On top of calls for increased use of data, those questions can’t be answered once and then settled for all of time. Employers need to be willing to follow up regularly to ensure calculations remain fair and be ready to answer employee questions about pay decisions.
“If you don’t have people managers able to answer those questions, employees aren’t going to trust you,” Trinidad said.
The power of data
A lot is at risk, then, if employers can’t figure out equitable pay calculations.
Luckily, the very act of collecting and sorting data finishes some of the work upfront. Managers now get a solid view of performance across broad parts of the organization, more easily allowing variables to be compared, Schwarz said. Data can also point out the managers that are not great at their jobs — and often, it can unmask managers that may be relying on biases or prejudices to assign promotions and pay raises.
“We’ve seen organizations where they have identified entire divisions where there was a persistent anti-women bias, which resulted in much higher attrition rates,” Schwarz noted. In all, data that is used appropriately can become a useful tool in enforcing a pay policy over time, plugging up sources of attrition and predicting future performance issues.
But many HR managers are not trained data scientists. Employers who want to solve the issue proactively may first need to admit they need help doing so. One of the biggest mistakes Eigen sees employers make is that they pin the problem-solving all on their “compensation person,” assuming they will have the data and statistical know-how to figure it out. That’s not always the case.
“Do not rely on convenience,” Eigen said. “A person in comp may not be a statistician. Economic modeling, even, is not the same thing.”
To make the data work for them, an employer must essentially “draw circles” around comparable groups and then set control variables. What are the statistically problematic things you see? How do you explain them?
Of course, rules about which variables are permissible in deciding pay vary from state to state — and it’s not likely to get easier anytime soon considering more states are passing pay equity laws of their own.
“We spend a lot of time with employers trying to figure this out, how to identify risk,” Eigen said. “Some values are permissible and some are not. But there are folks out there that know about this, and if you know a lot, it is not as labor intensive.”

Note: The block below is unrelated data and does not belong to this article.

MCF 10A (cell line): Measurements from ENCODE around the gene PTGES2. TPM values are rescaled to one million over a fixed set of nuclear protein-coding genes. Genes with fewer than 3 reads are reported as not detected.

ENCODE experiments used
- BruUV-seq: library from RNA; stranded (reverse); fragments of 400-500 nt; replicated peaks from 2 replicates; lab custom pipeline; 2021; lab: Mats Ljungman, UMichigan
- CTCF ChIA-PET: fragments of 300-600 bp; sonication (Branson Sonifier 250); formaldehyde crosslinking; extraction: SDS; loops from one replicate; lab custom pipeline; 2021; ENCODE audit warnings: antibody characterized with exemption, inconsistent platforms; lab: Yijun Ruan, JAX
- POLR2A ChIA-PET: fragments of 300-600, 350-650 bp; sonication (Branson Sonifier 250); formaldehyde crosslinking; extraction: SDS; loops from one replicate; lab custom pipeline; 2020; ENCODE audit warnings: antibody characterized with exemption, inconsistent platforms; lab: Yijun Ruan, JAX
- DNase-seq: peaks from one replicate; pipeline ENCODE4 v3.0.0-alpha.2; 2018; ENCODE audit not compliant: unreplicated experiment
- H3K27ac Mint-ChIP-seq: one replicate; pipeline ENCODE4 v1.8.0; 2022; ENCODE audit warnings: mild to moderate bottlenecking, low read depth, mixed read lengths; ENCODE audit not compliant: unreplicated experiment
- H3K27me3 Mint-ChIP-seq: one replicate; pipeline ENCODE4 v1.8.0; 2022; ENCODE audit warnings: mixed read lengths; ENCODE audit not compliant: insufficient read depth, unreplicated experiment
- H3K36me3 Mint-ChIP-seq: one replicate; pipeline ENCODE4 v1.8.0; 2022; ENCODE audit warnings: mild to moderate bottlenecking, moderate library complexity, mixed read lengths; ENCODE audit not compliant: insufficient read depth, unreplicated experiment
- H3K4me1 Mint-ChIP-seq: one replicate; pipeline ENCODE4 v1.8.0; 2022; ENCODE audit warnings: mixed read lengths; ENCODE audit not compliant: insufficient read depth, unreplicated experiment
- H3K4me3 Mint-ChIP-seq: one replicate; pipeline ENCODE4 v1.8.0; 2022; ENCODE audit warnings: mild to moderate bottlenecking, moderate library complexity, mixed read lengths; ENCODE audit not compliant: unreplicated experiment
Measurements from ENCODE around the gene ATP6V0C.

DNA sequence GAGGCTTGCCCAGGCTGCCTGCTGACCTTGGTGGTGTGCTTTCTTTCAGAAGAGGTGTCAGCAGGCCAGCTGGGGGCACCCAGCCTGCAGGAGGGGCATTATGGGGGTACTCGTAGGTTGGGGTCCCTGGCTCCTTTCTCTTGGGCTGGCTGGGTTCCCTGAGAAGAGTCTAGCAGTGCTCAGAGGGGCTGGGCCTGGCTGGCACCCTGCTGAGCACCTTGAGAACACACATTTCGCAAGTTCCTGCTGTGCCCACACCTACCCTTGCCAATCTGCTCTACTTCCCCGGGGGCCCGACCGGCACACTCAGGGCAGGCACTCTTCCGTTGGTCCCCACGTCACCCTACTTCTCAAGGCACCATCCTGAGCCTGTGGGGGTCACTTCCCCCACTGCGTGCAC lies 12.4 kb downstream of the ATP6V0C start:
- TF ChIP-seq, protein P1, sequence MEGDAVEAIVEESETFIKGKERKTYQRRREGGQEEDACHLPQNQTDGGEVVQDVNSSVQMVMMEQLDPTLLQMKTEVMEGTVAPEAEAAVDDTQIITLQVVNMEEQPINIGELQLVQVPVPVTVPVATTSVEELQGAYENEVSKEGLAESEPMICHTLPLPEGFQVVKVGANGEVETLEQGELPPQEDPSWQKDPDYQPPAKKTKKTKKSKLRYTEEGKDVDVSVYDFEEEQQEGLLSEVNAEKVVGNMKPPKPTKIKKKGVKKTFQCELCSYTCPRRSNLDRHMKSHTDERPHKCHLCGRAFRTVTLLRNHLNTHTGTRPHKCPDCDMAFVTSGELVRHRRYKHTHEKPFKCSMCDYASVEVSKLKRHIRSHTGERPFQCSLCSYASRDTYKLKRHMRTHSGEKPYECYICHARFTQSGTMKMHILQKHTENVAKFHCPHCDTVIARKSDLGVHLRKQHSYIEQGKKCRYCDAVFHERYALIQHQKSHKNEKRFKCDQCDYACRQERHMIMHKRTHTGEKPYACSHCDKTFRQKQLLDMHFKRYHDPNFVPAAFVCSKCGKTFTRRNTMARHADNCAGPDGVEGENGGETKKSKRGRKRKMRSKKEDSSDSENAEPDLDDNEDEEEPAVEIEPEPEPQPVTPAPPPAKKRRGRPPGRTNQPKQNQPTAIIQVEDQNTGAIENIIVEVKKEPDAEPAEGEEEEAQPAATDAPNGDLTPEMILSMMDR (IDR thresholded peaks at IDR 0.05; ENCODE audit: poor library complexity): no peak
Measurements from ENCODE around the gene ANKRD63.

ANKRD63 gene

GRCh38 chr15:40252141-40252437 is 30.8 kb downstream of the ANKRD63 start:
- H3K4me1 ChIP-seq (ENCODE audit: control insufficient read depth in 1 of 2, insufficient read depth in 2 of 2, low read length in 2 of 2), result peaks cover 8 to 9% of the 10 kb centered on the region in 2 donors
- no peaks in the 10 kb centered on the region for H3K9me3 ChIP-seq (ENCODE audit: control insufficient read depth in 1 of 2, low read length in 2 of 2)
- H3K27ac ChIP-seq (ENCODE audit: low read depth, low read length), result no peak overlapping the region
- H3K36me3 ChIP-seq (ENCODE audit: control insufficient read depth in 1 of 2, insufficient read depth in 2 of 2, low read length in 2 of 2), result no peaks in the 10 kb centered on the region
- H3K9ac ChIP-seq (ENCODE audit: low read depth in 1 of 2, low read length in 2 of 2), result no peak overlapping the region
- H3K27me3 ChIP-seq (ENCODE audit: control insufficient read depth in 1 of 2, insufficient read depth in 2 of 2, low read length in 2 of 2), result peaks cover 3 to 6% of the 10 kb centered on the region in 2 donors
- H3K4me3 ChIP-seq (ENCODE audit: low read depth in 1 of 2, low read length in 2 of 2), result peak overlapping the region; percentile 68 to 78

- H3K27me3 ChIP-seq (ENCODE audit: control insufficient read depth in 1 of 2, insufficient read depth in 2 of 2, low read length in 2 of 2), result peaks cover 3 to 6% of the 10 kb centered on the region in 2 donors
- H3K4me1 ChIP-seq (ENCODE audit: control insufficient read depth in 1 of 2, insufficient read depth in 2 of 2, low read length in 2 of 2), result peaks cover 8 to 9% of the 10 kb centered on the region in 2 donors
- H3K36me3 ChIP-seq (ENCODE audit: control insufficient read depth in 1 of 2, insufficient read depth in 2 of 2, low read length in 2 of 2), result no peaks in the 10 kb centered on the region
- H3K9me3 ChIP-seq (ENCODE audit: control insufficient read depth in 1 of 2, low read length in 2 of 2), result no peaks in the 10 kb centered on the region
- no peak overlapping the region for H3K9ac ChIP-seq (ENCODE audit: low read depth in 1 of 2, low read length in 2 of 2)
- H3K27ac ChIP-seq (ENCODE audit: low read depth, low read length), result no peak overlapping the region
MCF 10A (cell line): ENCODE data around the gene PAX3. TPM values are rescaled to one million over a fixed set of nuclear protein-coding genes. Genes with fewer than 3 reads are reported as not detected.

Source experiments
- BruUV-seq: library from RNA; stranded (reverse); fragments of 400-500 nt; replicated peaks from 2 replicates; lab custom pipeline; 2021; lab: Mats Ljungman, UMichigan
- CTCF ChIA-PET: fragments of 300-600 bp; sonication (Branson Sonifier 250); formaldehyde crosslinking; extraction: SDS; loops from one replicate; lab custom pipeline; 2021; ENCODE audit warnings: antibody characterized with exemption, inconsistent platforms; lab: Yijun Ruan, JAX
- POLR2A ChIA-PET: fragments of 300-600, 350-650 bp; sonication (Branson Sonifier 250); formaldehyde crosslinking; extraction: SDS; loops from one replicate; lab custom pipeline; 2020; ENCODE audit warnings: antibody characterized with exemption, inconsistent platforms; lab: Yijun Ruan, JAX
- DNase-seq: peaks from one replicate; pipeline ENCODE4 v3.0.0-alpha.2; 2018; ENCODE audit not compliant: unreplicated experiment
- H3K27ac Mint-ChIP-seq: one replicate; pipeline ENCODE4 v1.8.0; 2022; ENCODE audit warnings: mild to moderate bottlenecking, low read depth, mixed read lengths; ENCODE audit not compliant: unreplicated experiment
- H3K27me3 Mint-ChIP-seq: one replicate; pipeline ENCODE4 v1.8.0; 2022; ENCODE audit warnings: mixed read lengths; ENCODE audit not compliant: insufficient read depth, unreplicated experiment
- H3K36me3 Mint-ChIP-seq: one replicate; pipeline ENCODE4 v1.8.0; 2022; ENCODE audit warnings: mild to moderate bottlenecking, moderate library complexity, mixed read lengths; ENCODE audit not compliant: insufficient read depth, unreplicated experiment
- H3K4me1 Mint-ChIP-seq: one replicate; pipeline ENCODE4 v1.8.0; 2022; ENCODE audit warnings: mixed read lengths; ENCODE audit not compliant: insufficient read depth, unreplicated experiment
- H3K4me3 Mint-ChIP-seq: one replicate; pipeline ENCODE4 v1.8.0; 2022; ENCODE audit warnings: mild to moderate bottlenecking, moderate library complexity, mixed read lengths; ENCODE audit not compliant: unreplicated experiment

Employers can work together to create fairness, to some extent, as well. Market data still plays a key role in deciding compensation.
“Being able to have market data based on industry standards for a role helps create equitable pay structures,” Trinidad said.
Be explicit and objective
In all, making compensation fairer will require employers to become more transparent. That doesn’t have to mean posting every employee’s salary on a database that everyone can see. Simply being explicit with employees about how and why certain roles are paid certain amounts can go a long way.
“The trick about pay equity is being able to be explicit about what that means,” Trinidad said. Her company uses compensation bands. Employees are aware of the bands and may use them as a guide to work toward promotions and pay raises.
Trinidad said she also doesn’t believe in employees having to negotiate for their own raises. The power dynamic and the stress it creates is a long-term drag on productivity when an employer could streamline the whole thing by making the promotion and pay structures accessible.
“You have to start making pay more closely tethered to objective measures,” Eigen said.
Instituting new pay policies is by no means an easy feat. But for employers that want to future-proof their business, knowing how and why you set your compensation levels can make life easier in the long run.
“It is very expensive. It takes days-worth of preparation for every employee you have,” Schwarz said, “but the outcomes are certainly worth it.”